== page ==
Over the past decade, Nicolas Cage has become one of the easiest actors in Hollywood to make fun of. It's a combination of the hair, the transforming face and the god-awful movies. That makes it easy to forget that Cage was once one of the game's most sought after actors. So sought after, in fact, that the 47-year-old actor (as of today--happy birthday, man!) has had to turn down his fair share of roles. So let's do what we do best--toast Mr. Cage by looking at the roles he came oh-so-close to playing. Randy Robinson, "The Wrestler" (2008)
It's tempting to call Cage a big fat idiot for passing on the role of Randy "The Ram" Robinson, but it actually has nothing to do with intelligence and everything to do with him being a great guy. Even after putting in time researching the role by attending wrestling bout after wrestling bout, Cage stepped away from the film at the request of director Darren Aronofsky. "Nic was a complete gentleman, and he understood that my heart was with Mickey," Aronofsky told Slashfilm. "I have so much respect for Nic Cage as an actor and I think it really could have worked with Nic but...you know, Nic was incredibly supportive of Mickey and he is old friends with Mickey and really wanted to help with this opportunity." It was probably best he did anyway, because who really wants to gains 40-plus pounds and train hours on end with former wrestling star named Afa the Wild Samoan? Joel Barish, "Eternal Sunshine of the Spotless Mind" (2004) Cage obviously nailed it as both Charlie and Donald Kaufman in "Adaptation," but "Eternal Sunshine of the Spotless Mind'"s love-sick Joel Barish? Eh, we're not so sure, even if Charlie Kaufman wrote the part with Cage in mind. As good as he is at playing neurotic characters, this one wouldn't have translated well to the screen. The main reason: Most of the dialogue between Jim Carrey (Joel) and Kate Winslet (Clementine) was based on real tales of heartbreak the two experienced. And Cage isn't the type of guy who gets his heart broken, let alone has hipster girls fall in love with him. Carrey on the other hand... Aragorn, "The Lord of the Rings" (2001)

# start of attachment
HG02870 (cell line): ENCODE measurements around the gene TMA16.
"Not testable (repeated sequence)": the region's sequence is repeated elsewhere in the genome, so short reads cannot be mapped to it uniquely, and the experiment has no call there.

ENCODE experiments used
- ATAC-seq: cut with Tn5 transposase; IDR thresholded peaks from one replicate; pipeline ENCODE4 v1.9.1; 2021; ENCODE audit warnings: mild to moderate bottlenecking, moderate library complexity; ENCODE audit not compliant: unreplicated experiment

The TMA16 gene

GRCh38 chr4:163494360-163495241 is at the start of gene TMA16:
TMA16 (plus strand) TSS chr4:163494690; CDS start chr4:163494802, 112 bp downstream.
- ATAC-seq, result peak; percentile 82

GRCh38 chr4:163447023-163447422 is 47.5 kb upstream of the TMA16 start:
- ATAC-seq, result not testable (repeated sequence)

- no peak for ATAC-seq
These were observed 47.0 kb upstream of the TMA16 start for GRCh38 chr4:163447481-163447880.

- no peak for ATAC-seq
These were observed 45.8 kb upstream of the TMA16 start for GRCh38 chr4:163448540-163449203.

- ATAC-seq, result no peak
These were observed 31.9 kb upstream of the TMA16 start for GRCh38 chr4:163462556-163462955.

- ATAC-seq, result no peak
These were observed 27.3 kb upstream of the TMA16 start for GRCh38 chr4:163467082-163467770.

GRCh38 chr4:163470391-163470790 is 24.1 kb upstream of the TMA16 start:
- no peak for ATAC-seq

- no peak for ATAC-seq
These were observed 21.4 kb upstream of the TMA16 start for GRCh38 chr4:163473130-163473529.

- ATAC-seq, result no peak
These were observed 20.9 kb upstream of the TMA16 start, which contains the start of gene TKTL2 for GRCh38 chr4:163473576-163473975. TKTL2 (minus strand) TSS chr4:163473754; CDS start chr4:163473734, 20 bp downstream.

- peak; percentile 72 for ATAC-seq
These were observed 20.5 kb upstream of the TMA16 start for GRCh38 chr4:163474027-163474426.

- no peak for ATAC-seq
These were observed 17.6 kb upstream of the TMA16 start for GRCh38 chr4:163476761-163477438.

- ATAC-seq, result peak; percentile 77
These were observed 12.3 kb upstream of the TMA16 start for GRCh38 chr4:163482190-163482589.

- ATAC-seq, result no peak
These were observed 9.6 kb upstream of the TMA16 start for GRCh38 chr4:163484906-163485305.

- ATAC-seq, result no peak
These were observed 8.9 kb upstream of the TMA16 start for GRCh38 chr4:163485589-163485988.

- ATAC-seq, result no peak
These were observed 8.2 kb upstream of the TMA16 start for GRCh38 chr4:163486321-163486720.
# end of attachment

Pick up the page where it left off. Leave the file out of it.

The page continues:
"The Lord of the Rings" would've just been too much for Cage. Filming in New Zealand, thousands of miles away from his family was one thing. But when he heard the production would take years, Cage handed over the role of Aragorn to Viggo Mortensen. "I thought what Viggo did was terrific," Cage told MTV in an interview after the film was released. And that's about all he thought. "I just want to think about his character. I don't think about what I would've done," he added. But he probably did think of what it would've been like to marry Arwen and rule the Kingdom of Gondor and Arno. How could he not? Neo, "The Matrix" (1999) "The Lord of the Rings" wasn't the first time Cage turned down a part because of filming locaton. Two years earlier, he passed up the lead in "The Matrix" because it was being shot in Australia. Instead, Keanu Reeves was called in to play Neo, a computer programmer who rebels against the machines. Honestly, Keanu or Cage, it would've been the same flick either way. In the end though, it was better that Keanu got that part so he could be happy, even if only temporarily. Superman, "Superman Lives" (1998)
We're not certain, but chances are the day the production of "Superman Lives" went down in flames was one of the saddest days of Cage's life. The guy named his kid Kal-El! Cage had to be bummed when he heard director Tim Burton turned his back on the film when financial issues arose after blowing through $30 million before filming even started. By 2001, Cage realized he was no Superman and there was no saving the film. John Bender, "Breakfast Club" (1985) If there ever was a role Cage should've played, it's John Bender, the wiseass who gets detention for pulling a false fire alarm in "The Breakfast Club." Sure, Judd Nelson did a solid job bringing the iconic character to life, but Cage would've delivered the sharp insults and nearly broken down about his abusive father even better. When this role was being cast, everyone from Emilio Estevez, who ending up play the jock, to John Cusak, who didn't look threatening enough according to John Hughes, wanted the part. Even though Cage didn't get Claire's (Molly Ringwald) earring or his big break, he obviously managed to find his way. Dallas Winston, "The Outsiders" (1983)
Way back in '83, Cage auditioned for the part of Dallas "Dally" Winston in his uncle Francis Ford Coppola's film "The Outsiders." All he got was a cameo. But that gave him time to take the lead role that year as a punk in "Valley Girl." Too bad everyone was busy swooning over Patrick Swayze, Tom Cruise, Rob Lowe and Emilio Estevez in this movie instead of marveling at Cage's perfect hair.